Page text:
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Another Kind of Broken Heart

June 25, 2015

imagesMy daddy’s mother always considered herself sick nigh unto death–even though she probably accomplished more than most women–and a lot of men. Daddy remembers when he was young and she was probably on in her twenties that she would tell them, “Boys, this may be my last Christmas.” She lived into her late eighties.

Mama Coats had problems with blood clots. Part of the problem might have been all those years she spent on her feet, working as one of the “cafeteria ladies” at Wilson School. I don’t know how many years she worked there, but somehow I never even thought to consider her a working woman, even though work is almost all she ever did.

She loved the kids at school, telling us such funny stories about them. Since she worked before school cafeterias adopted the “serve them what they’ll eat” mentality (the last major movement before the current shift), they served up real food–local vegetables, meat other than chicken fingers and ultra-thin hamburger patties. Back then, in fact, chickens didn’t even have fingers. She told us once they when they had served stewed okra, a food I love but which I realize most kids don’t, one student told her he had to cross his legs when he ate slimy stewed okra so it wouldn’t slide right through him.  She passed that along to us, enjoying its innocent naughtiness.

Perhaps part of the reason she had clots and eventual heart problems could be traced to her cooking. I’m sure she used more lard and shortening than Canola oil! She ended up having a pacemaker, after which she was cautious about her activities, fearing that reaching across the frame when quilting might pull something loose. Somehow it didn’t stop her from beating a gopher to death when she caught him trying to eat her garden crops.

To counteract the clotting problem, evident in her black mottled legs, the doctors prescribed blood thinners. The slightest injury could result in heavy bleeding.  Trying to get from her hospital bed to the bathroom by herself once, she accidentally pulled loose an i.v. and the nurses found her amid a puddle of blood.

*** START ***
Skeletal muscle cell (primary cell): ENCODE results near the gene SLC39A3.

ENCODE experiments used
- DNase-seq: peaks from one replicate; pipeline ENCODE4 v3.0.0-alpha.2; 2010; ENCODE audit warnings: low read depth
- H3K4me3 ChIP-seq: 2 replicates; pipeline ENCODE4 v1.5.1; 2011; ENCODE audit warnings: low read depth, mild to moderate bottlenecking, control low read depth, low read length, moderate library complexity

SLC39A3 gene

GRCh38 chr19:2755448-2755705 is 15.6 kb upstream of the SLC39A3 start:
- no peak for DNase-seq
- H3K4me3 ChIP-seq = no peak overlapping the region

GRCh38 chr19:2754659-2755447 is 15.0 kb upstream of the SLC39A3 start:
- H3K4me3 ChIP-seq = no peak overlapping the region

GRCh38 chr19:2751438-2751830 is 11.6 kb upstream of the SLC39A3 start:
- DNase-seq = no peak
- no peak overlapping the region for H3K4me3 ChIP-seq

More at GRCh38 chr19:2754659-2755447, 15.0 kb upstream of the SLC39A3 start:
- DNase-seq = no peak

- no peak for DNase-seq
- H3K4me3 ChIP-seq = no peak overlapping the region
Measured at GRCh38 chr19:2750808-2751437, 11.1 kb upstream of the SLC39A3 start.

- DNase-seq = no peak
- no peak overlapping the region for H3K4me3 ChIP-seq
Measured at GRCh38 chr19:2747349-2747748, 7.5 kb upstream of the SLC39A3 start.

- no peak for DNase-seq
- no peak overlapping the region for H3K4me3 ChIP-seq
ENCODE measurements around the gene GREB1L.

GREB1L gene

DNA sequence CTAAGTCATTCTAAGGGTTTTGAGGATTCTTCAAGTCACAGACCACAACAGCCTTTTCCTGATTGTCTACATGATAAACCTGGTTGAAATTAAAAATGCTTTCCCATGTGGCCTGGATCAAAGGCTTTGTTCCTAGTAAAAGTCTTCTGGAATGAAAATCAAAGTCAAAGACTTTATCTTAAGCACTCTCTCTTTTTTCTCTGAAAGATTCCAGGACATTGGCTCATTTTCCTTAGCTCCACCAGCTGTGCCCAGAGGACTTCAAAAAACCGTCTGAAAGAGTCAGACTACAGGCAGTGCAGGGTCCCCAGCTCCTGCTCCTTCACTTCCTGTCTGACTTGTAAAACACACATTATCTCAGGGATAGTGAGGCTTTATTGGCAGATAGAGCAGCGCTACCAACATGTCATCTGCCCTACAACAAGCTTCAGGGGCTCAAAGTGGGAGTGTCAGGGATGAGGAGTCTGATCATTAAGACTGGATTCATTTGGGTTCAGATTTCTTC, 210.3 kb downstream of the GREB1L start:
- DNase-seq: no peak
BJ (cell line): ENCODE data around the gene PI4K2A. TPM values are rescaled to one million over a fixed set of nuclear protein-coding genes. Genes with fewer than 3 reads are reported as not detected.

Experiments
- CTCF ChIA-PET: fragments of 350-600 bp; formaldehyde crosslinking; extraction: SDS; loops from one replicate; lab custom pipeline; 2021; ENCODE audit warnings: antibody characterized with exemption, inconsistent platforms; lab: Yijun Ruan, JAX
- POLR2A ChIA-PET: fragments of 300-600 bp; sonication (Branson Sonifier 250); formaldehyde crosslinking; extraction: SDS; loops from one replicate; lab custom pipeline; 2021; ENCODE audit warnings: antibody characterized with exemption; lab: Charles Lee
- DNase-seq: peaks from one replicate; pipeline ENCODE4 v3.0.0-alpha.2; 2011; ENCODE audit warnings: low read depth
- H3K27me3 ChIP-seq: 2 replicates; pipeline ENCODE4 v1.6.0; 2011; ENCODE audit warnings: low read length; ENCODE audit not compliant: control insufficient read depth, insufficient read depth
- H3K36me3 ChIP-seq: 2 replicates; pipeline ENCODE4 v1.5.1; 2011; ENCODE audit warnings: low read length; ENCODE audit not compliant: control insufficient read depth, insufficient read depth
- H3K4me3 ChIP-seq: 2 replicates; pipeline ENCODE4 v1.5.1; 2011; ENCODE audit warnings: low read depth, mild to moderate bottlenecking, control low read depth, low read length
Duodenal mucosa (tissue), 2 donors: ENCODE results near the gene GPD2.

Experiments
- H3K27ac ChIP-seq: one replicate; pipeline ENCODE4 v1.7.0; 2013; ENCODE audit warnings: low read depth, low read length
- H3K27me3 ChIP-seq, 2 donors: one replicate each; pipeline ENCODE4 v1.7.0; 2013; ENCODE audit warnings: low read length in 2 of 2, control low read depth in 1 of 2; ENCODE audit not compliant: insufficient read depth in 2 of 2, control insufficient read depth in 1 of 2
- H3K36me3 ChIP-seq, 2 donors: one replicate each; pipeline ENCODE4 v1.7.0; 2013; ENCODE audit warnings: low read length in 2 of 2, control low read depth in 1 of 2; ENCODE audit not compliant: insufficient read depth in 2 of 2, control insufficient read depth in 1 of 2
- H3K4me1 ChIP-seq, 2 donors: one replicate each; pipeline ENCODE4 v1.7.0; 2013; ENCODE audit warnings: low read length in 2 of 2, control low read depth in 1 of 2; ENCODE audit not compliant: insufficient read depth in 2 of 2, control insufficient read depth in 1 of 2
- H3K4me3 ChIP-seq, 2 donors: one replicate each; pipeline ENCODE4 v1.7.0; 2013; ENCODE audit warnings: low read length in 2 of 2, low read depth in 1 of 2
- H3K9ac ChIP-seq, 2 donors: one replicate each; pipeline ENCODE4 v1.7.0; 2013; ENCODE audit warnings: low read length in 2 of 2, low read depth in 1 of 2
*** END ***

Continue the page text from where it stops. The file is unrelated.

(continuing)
With those memories firmly implanted, I had to help my husband make a decision when his doctor decided he needed aortic valve replacement.  The diagnosis was not big surprise. His father had the surgery at eighty-five and lived until he was ninety-nine. His brother had three such surgeries, and many of his cousins and uncles as well. He had always suspected it was more a case of when than if. The decision, then, was whether to go with a tissue valve (bovine or porcine) expected to last an average of ten years or a mechanical valve that, with luck, could outlast its owner.  The decision to go with the mechanical valve might have been an easy one. After all, he’d seen his brother outlive one pig valve, eventually having his own mechanical one. The prospect of having to go back in for heart surgery in his seventies wasn’t a pleasant one.

The only drawback was that patients with a mechanical valve must take blood thinners (Warfarin) for the rest of their lives, going in regularly to the doctor’s office to have the INR level monitored. Individuals on this medication must also be consistent in their intake of green vegetables–the ones we’re encouraged all our lives to eat–since they promote clotting, affecting the work of the blood thinners.

Even after healing properly, he found that his heart and his medication would affect everything. He needed some oral surgery before the dentist put in a permanent crown, but that meant coming off the medicine and taking shots (given by yours truly) twice a day.  He went back to the dentist for other options.

Not so lucky with the every-so-many-years colonoscopy.  Because of his medical history, they gastro doctor required him to visit a cardiologist for an okay.  This took two office visits and an echo-cardiogram (a thousand dollars thrown to the wind). He had to stop the pills, and I had to give the shots–for a week before and two weeks afterwards. He developed a Pavlovian instinct, cringing whenever I neared him with the hypodermic needle. He wore the ugly bruises on his belly, which faded gradually for days afterwards. Even the procedure itself had to be done in the hospital “just in case” instead of the office, where we had always gone before.

Finally, we’ve gotten back to normal. He takes the handful of meds I put in am/pm slots for every day, and after a couple of doctor visits, his numbers are right in the target range.  We hardly think of his health conditions most of the time–unless I decide to put turnip greens on the menu.

The most obvious reminder of all he’s been through comes at night, when we quieten down to sleep. Above the croaking of the frogs in the neighbors’ pool, I hear the tick-tick-tick of his valve doing its job. Surprisingly, though, it doesn’t bother me the way the crocodile’s clock haunted Captain Hook.  Instead, I sleep like a new puppy put to bed with an alarm clock, the ticking reminding me that everything is working just as it should.

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One Comment leave one →
  1. sandyyoung75 permalink
    June 27, 2015 1:35 pm

    You know how to be educational, entertaining, and emotional all at the same time, dear Cuz! I didn’t know that you and Dick were going through all of this at just about the time that the rest of us cousins were having a joyous time at the reunion. Actually, I believe most of it was done before we gathered, but I had no idea that all of the beforehand things had to be done. I’m so glad that the ticking is comforting. Guess what! I probably wouldn’t even hear it, and that’s NOT a good thing!

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